To ensure spending gets results, Stringer calls for increased transparency at DOE

Agency Watch List report to be released quarterly on City agencies that raise the most budgetary concerns

(New York, NY) — As the New York City Council Committees on Education and Finance hold a hearing on the Executive Budget for Fiscal Year 2019, Comptroller Stringer today released the first “Agency Watch List” report on the City’s spending at the Department of Education (DOE), calling for greater transparency from the agency on its spending and results.

The Comptroller’s report finds that while agency spending has risen rapidly in the last few years, the availability of data to monitor progress in achieving the goals set out by the Administration, and oversight of the agency’s several billion dollar procurement budget – which Comptroller Stringer has audited for waste and mismanagement – are insufficient for real accountability.

Such a massive agency, which educates over 1 million New York City children and will spend more than $25 billion this year, requires a particular level of oversight and accountability to ensure that resources are being deployed effectively and efficiently.

“The investments we make in education have long lasting impacts not just on our children – but on our city. That’s why we have a responsibility to ensure efficiency with every dollar. This is money that should be going to kids in the classroom, and not the bureaucracy at Tweed,” said New York City Comptroller Scott M. Stringer. “When it comes to our kids, every penny counts. But the DOE has a history of losing track of its spending, at the expense of our children. That’s why we’ve audited DOE extensively and are paying close attention to the agency’s budget with our Agency Watch List. There is nothing more important than making sure we keep our promises to our children, and that means making sure that spending gets results and programs are being run efficiently and effectively. All students deserve a strong education, so we’re speaking out and paying close attention to make sure they’re getting the opportunity they deserve.”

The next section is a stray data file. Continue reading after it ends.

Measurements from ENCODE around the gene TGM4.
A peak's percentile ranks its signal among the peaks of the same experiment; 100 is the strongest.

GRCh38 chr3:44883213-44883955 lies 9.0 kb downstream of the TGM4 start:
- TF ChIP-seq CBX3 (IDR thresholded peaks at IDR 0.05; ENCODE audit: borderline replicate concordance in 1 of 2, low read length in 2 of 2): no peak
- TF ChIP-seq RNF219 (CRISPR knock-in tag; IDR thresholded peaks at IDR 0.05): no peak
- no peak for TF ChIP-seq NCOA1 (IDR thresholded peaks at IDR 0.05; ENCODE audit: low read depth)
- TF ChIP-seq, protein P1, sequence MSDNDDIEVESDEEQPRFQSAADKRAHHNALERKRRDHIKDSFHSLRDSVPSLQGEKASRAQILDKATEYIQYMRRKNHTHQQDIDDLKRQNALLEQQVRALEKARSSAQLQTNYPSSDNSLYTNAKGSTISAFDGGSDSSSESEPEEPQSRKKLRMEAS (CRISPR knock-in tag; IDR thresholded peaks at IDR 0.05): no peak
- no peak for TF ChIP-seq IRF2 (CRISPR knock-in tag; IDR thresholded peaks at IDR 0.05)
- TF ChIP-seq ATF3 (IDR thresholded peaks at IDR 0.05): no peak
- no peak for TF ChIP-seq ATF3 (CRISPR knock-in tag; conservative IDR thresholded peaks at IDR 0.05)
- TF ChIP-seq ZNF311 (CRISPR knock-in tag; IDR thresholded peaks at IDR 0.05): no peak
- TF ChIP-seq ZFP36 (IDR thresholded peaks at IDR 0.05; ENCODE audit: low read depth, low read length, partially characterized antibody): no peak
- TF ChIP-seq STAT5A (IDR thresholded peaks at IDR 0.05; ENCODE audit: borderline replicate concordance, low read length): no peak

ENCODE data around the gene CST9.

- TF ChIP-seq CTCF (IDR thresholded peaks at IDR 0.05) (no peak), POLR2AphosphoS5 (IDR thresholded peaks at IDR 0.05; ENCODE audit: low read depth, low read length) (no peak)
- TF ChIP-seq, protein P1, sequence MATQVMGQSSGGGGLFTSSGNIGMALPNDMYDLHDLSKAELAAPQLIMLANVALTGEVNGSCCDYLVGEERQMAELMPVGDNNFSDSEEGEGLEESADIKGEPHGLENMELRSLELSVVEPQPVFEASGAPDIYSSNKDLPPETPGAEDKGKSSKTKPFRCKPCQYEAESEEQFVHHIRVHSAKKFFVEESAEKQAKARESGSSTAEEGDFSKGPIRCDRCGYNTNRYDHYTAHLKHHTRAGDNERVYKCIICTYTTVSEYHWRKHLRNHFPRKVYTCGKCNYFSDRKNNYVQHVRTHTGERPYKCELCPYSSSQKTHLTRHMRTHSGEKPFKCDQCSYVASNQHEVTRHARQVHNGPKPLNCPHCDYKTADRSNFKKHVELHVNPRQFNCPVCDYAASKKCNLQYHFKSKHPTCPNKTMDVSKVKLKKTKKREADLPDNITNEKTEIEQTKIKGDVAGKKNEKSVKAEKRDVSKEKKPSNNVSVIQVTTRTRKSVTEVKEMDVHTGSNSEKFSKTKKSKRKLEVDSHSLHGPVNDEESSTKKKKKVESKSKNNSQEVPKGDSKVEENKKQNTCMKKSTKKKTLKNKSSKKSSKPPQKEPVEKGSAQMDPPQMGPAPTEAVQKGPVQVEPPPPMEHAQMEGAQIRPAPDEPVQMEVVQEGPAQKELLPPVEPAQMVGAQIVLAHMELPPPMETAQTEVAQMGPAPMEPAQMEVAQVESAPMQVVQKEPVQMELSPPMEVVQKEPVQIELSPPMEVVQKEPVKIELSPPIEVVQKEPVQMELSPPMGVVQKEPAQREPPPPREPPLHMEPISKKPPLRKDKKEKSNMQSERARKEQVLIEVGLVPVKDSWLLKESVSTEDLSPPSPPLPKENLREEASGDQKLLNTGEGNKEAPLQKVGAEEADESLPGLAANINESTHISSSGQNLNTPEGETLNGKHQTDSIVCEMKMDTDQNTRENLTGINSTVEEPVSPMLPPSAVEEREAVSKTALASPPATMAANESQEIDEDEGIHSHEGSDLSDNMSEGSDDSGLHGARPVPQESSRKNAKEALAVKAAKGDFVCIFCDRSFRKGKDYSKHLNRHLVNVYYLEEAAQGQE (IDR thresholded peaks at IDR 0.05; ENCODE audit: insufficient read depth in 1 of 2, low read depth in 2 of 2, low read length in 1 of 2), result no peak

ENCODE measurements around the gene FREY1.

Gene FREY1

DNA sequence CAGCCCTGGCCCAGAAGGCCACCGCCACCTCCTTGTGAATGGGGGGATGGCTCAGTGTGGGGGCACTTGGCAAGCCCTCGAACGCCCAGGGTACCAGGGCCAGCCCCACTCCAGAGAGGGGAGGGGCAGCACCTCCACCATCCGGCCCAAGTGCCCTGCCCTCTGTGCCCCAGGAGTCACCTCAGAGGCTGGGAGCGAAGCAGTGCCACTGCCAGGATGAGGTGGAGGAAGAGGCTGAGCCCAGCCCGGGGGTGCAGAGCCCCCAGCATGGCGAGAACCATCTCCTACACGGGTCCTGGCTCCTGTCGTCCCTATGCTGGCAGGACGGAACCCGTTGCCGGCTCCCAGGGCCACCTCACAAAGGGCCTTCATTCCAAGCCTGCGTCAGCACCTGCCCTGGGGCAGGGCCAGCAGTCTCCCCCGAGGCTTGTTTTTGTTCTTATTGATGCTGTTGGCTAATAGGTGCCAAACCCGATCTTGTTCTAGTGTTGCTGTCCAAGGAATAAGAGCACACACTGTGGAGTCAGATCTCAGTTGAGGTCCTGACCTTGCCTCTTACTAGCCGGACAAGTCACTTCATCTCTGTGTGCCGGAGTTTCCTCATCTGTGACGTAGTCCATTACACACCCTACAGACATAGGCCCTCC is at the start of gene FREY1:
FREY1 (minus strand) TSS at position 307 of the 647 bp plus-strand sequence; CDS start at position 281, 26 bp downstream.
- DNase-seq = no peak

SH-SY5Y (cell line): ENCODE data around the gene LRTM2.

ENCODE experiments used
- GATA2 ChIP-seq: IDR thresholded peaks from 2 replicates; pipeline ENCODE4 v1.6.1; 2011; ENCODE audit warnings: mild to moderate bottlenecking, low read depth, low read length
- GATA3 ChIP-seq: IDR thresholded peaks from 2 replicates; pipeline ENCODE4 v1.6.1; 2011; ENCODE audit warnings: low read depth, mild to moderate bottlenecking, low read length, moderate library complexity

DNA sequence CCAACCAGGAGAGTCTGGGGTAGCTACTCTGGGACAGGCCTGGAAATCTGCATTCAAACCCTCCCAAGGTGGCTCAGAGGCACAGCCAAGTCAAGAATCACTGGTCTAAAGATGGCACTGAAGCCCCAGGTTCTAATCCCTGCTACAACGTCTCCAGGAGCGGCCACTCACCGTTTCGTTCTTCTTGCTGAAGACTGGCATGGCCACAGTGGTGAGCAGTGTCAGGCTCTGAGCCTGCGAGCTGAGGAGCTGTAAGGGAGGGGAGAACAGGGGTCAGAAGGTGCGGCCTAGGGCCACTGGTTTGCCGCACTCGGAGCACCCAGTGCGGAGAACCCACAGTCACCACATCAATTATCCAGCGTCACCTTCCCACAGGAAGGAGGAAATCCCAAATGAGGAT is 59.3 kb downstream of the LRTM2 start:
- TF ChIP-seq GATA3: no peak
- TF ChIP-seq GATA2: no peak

The Agency Watch List, first announced in the Comptroller’s Preliminary Budget Presentation, spotlights City agencies – the Department of Correction (DOC), Department of Education (DOE), and Department of Homeless Services (DHS) – that raise the most budgetary concerns due to rapidly increased spending without sufficient transparency around results. Reports, to be released on each department quarterly, will review trends and recommend indicators that should be reported and monitored to evaluate the effectiveness of agency spending in achieving the Administration’s stated goals.

Lack of Procurement Oversight Remains a Risk for Waste

  • The Department of Education is budgeted to spend $9.5 billion on non-personnel services (known as OTPS) in FY 2018, including a contractual services budget of $6.95 billion which itself is projected to rise to $7.16 billion in FY 2019;
  • Although the DOE’s OTPS spending constitutes fully one-quarter of the total citywide OTPS budget, and its contractual services budget constitutes 44% of the entire City Contract Budget, these expenditures are not included in the annual Agency Procurement Indicators report published by the Mayor’s Office of Contract Services (MOCS); and